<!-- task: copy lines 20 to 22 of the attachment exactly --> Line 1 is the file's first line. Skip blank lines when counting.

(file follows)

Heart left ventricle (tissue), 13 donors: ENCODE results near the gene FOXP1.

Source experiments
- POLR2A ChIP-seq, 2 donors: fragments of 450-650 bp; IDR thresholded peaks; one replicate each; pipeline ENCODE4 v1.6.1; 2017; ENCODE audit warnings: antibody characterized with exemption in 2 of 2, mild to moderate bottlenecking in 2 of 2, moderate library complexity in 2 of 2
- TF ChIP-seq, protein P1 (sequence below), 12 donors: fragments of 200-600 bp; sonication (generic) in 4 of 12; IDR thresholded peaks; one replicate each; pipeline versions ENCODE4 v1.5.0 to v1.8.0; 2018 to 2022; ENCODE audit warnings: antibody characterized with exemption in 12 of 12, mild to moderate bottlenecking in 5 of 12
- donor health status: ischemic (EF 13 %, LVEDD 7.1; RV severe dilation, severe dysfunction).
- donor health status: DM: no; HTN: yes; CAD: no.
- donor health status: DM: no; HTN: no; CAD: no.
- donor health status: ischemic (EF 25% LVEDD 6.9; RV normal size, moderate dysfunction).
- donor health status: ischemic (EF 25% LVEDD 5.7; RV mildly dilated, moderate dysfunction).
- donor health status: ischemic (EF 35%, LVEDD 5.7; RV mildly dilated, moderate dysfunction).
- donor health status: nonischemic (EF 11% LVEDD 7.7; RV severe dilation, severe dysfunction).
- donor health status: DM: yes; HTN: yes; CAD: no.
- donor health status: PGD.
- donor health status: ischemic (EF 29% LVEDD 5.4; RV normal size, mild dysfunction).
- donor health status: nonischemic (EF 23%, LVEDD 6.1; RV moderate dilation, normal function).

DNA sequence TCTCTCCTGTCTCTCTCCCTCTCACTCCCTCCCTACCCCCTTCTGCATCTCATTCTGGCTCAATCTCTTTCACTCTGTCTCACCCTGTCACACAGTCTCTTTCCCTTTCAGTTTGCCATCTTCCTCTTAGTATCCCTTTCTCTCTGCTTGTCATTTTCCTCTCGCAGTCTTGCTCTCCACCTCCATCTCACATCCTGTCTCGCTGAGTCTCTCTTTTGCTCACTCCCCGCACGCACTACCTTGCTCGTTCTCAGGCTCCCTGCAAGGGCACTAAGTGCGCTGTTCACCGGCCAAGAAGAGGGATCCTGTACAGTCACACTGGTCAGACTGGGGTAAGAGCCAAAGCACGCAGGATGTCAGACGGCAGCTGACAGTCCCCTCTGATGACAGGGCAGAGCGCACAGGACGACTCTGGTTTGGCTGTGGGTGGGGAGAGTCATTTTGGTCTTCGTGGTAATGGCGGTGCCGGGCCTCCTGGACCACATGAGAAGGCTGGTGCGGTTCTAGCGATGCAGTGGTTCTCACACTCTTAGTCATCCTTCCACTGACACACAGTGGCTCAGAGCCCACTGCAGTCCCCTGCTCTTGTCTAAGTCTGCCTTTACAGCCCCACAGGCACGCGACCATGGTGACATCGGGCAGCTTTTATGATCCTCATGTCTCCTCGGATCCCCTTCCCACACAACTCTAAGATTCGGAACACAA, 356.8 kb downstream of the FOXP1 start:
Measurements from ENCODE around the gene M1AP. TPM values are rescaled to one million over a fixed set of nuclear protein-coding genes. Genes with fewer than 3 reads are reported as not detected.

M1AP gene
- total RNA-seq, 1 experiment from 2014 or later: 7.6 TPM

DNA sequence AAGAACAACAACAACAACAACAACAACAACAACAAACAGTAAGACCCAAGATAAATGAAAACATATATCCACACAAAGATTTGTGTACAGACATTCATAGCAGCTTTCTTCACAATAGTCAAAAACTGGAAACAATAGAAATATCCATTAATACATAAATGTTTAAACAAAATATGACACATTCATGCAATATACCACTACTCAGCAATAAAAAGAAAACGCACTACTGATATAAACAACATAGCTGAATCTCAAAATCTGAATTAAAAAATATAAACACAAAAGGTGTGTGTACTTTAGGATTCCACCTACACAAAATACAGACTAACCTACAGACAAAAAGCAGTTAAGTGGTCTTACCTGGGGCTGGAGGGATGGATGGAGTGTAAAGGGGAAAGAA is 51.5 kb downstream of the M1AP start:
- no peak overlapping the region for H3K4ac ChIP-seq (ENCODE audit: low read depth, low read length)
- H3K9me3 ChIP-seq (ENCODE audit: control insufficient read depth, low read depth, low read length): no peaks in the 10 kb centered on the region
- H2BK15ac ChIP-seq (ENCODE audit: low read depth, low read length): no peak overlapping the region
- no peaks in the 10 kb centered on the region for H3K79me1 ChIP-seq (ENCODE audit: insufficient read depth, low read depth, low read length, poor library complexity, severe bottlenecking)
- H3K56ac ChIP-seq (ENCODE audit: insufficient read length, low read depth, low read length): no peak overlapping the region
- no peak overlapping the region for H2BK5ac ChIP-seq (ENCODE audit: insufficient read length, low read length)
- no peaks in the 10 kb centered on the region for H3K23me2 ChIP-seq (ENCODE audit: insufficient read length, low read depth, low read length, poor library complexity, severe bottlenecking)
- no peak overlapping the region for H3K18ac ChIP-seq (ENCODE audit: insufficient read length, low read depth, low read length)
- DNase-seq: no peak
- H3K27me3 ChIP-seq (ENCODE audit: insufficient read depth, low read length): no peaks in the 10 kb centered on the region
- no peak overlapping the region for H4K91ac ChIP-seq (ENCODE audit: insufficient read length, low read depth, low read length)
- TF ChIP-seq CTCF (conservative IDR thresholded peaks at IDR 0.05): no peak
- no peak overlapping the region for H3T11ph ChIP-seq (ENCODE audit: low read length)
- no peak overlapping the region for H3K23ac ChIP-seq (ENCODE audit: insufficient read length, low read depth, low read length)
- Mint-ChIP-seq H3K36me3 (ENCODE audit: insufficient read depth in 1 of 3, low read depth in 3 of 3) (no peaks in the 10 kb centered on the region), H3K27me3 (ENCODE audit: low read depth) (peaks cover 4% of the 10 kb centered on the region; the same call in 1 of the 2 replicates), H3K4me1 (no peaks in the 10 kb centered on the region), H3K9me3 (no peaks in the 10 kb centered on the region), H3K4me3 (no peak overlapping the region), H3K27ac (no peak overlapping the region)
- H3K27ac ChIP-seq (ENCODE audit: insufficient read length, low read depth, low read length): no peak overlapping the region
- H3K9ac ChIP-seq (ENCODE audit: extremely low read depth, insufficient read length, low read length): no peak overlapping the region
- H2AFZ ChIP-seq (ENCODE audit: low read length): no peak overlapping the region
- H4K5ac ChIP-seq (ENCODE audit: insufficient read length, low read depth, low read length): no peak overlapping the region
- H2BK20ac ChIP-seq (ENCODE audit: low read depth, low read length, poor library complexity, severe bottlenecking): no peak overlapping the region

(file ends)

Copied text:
DNA sequence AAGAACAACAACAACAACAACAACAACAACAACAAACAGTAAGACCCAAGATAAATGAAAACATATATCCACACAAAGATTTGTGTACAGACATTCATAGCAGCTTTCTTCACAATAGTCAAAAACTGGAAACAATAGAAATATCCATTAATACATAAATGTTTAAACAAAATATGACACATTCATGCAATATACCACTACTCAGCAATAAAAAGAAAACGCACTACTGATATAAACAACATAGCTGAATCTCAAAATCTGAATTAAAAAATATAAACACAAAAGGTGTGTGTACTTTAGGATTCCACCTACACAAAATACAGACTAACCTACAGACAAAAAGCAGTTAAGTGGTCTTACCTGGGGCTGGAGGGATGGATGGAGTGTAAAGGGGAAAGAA is 51.5 kb downstream of the M1AP start:
- no peak overlapping the region for H3K4ac ChIP-seq (ENCODE audit: low read depth, low read length)
- H3K9me3 ChIP-seq (ENCODE audit: control insufficient read depth, low read depth, low read length): no peaks in the 10 kb centered on the region